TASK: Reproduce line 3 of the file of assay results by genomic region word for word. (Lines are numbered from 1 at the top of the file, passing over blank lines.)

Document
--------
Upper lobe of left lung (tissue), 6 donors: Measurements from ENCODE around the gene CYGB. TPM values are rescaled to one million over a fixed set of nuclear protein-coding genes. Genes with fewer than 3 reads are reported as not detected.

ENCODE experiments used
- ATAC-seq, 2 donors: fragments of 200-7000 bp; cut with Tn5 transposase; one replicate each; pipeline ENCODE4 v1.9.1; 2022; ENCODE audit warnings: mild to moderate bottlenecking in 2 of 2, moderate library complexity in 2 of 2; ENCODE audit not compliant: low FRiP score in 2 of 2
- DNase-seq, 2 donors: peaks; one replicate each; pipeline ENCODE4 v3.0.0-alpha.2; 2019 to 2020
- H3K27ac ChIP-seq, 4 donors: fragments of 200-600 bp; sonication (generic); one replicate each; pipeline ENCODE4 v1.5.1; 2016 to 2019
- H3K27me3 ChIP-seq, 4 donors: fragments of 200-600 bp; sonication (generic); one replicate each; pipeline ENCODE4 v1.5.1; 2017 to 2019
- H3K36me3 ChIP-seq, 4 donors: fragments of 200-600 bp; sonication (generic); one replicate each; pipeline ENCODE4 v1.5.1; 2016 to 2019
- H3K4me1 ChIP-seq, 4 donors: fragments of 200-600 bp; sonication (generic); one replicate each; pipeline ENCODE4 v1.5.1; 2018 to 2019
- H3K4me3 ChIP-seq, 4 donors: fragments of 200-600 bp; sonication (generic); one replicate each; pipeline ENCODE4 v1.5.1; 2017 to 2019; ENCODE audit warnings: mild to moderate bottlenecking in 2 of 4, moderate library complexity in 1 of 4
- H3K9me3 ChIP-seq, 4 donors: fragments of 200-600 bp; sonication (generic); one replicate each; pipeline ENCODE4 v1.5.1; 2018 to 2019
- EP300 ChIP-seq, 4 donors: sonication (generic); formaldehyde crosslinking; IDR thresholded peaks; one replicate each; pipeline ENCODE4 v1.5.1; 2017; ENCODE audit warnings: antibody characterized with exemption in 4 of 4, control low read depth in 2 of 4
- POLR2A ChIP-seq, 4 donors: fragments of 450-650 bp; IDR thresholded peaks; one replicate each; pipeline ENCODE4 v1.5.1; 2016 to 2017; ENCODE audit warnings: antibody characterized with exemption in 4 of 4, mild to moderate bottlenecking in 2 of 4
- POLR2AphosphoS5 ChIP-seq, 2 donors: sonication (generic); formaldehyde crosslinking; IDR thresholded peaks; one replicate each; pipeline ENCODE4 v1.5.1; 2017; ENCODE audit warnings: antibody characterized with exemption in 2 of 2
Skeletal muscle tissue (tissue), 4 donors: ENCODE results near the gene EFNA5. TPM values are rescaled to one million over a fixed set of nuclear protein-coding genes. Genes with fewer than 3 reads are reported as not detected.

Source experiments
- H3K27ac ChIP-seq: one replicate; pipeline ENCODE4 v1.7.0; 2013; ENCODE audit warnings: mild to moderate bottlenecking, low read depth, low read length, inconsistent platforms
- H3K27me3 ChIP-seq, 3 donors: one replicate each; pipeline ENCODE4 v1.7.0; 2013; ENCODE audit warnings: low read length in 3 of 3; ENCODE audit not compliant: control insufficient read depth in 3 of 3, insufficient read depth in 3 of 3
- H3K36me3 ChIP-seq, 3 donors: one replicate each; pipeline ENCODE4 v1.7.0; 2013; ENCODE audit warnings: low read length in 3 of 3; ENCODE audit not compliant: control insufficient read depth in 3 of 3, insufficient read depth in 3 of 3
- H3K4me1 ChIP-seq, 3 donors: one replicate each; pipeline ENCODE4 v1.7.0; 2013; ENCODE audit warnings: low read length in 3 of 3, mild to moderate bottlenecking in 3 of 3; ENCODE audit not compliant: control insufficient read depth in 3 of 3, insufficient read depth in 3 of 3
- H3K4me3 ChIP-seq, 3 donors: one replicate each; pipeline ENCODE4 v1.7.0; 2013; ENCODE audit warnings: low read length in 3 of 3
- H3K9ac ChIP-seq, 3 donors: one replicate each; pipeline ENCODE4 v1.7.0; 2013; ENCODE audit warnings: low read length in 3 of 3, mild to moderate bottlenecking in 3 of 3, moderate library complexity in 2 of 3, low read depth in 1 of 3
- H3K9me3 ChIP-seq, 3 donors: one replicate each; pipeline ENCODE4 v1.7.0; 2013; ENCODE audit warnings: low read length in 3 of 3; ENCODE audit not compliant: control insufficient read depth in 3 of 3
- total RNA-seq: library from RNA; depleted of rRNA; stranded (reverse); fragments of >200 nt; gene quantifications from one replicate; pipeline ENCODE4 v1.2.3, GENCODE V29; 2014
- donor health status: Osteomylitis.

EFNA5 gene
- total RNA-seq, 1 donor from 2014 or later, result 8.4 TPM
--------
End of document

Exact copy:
- ATAC-seq, 2 donors: fragments of 200-7000 bp; cut with Tn5 transposase; one replicate each; pipeline ENCODE4 v1.9.1; 2022; ENCODE audit warnings: mild to moderate bottlenecking in 2 of 2, moderate library complexity in 2 of 2; ENCODE audit not compliant: low FRiP score in 2 of 2